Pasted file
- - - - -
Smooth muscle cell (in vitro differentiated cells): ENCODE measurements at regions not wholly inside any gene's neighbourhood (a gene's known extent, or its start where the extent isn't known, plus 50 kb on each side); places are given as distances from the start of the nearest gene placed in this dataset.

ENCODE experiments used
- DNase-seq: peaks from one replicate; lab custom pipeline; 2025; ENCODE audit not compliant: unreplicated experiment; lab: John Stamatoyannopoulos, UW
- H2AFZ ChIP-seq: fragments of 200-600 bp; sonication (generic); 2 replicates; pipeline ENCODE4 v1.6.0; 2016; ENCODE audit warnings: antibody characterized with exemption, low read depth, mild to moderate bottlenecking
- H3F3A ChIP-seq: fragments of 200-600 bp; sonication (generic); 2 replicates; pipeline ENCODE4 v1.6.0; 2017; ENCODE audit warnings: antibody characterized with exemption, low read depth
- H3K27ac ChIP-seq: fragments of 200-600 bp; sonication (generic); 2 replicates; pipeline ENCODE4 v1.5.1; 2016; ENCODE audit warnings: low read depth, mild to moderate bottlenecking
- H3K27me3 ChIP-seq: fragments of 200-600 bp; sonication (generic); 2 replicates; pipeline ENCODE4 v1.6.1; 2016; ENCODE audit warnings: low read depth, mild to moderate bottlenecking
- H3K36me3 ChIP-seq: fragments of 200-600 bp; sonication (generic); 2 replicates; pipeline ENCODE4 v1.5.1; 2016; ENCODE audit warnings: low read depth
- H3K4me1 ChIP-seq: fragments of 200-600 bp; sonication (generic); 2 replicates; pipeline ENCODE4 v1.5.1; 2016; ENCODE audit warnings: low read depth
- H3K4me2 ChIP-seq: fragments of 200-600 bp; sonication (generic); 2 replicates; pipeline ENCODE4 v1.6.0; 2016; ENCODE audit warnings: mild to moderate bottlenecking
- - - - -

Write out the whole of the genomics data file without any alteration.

Smooth muscle cell (in vitro differentiated cells): ENCODE measurements at regions not wholly inside any gene's neighbourhood (a gene's known extent, or its start where the extent isn't known, plus 50 kb on each side); places are given as distances from the start of the nearest gene placed in this dataset.

ENCODE experiments used
- DNase-seq: peaks from one replicate; lab custom pipeline; 2025; ENCODE audit not compliant: unreplicated experiment; lab: John Stamatoyannopoulos, UW
- H2AFZ ChIP-seq: fragments of 200-600 bp; sonication (generic); 2 replicates; pipeline ENCODE4 v1.6.0; 2016; ENCODE audit warnings: antibody characterized with exemption, low read depth, mild to moderate bottlenecking
- H3F3A ChIP-seq: fragments of 200-600 bp; sonication (generic); 2 replicates; pipeline ENCODE4 v1.6.0; 2017; ENCODE audit warnings: antibody characterized with exemption, low read depth
- H3K27ac ChIP-seq: fragments of 200-600 bp; sonication (generic); 2 replicates; pipeline ENCODE4 v1.5.1; 2016; ENCODE audit warnings: low read depth, mild to moderate bottlenecking
- H3K27me3 ChIP-seq: fragments of 200-600 bp; sonication (generic); 2 replicates; pipeline ENCODE4 v1.6.1; 2016; ENCODE audit warnings: low read depth, mild to moderate bottlenecking
- H3K36me3 ChIP-seq: fragments of 200-600 bp; sonication (generic); 2 replicates; pipeline ENCODE4 v1.5.1; 2016; ENCODE audit warnings: low read depth
- H3K4me1 ChIP-seq: fragments of 200-600 bp; sonication (generic); 2 replicates; pipeline ENCODE4 v1.5.1; 2016; ENCODE audit warnings: low read depth
- H3K4me2 ChIP-seq: fragments of 200-600 bp; sonication (generic); 2 replicates; pipeline ENCODE4 v1.6.0; 2016; ENCODE audit warnings: mild to moderate bottlenecking